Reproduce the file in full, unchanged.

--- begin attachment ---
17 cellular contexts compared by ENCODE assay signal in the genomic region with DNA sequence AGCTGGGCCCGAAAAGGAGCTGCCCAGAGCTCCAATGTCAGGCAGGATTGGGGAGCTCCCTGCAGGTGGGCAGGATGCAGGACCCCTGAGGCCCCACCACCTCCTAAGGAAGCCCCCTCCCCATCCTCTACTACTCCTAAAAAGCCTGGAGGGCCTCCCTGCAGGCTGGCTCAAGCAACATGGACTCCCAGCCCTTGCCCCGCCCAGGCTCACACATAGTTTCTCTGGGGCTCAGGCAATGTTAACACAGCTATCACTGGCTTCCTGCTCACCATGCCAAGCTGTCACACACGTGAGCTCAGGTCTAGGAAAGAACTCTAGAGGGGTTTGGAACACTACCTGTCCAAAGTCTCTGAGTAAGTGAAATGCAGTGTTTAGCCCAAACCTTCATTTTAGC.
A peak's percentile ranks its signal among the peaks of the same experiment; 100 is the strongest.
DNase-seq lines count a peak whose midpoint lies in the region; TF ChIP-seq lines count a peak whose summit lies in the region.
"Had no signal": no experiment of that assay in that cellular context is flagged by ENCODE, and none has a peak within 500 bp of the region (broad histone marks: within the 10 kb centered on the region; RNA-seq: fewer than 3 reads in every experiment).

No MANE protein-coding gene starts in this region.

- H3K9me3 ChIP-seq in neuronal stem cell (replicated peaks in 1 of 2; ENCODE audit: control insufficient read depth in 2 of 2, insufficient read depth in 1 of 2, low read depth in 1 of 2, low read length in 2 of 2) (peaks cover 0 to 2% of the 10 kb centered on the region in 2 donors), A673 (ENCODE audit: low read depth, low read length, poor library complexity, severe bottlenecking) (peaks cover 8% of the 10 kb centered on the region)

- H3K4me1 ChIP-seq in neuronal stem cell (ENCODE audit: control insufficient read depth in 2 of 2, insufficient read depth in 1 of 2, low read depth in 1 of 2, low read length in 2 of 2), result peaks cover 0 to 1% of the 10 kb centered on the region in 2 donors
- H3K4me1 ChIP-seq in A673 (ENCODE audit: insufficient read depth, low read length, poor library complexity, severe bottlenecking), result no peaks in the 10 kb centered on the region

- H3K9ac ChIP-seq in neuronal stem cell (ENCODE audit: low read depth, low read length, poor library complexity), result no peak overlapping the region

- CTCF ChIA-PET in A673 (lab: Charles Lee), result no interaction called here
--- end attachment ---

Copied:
17 cellular contexts compared by ENCODE assay signal in the genomic region with DNA sequence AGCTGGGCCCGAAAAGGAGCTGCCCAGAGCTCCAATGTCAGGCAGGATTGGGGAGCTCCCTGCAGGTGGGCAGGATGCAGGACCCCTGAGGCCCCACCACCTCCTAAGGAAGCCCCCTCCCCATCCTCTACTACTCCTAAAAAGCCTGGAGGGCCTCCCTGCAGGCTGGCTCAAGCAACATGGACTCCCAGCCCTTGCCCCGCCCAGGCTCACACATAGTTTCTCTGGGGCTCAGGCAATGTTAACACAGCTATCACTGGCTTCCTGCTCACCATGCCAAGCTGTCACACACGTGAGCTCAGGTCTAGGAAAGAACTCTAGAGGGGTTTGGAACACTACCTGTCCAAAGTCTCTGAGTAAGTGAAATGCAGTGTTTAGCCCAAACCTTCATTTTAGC.
A peak's percentile ranks its signal among the peaks of the same experiment; 100 is the strongest.
DNase-seq lines count a peak whose midpoint lies in the region; TF ChIP-seq lines count a peak whose summit lies in the region.
"Had no signal": no experiment of that assay in that cellular context is flagged by ENCODE, and none has a peak within 500 bp of the region (broad histone marks: within the 10 kb centered on the region; RNA-seq: fewer than 3 reads in every experiment).

No MANE protein-coding gene starts in this region.

- H3K9me3 ChIP-seq in neuronal stem cell (replicated peaks in 1 of 2; ENCODE audit: control insufficient read depth in 2 of 2, insufficient read depth in 1 of 2, low read depth in 1 of 2, low read length in 2 of 2) (peaks cover 0 to 2% of the 10 kb centered on the region in 2 donors), A673 (ENCODE audit: low read depth, low read length, poor library complexity, severe bottlenecking) (peaks cover 8% of the 10 kb centered on the region)

- H3K4me1 ChIP-seq in neuronal stem cell (ENCODE audit: control insufficient read depth in 2 of 2, insufficient read depth in 1 of 2, low read depth in 1 of 2, low read length in 2 of 2), result peaks cover 0 to 1% of the 10 kb centered on the region in 2 donors
- H3K4me1 ChIP-seq in A673 (ENCODE audit: insufficient read depth, low read length, poor library complexity, severe bottlenecking), result no peaks in the 10 kb centered on the region

- H3K9ac ChIP-seq in neuronal stem cell (ENCODE audit: low read depth, low read length, poor library complexity), result no peak overlapping the region

- CTCF ChIA-PET in A673 (lab: Charles Lee), result no interaction called here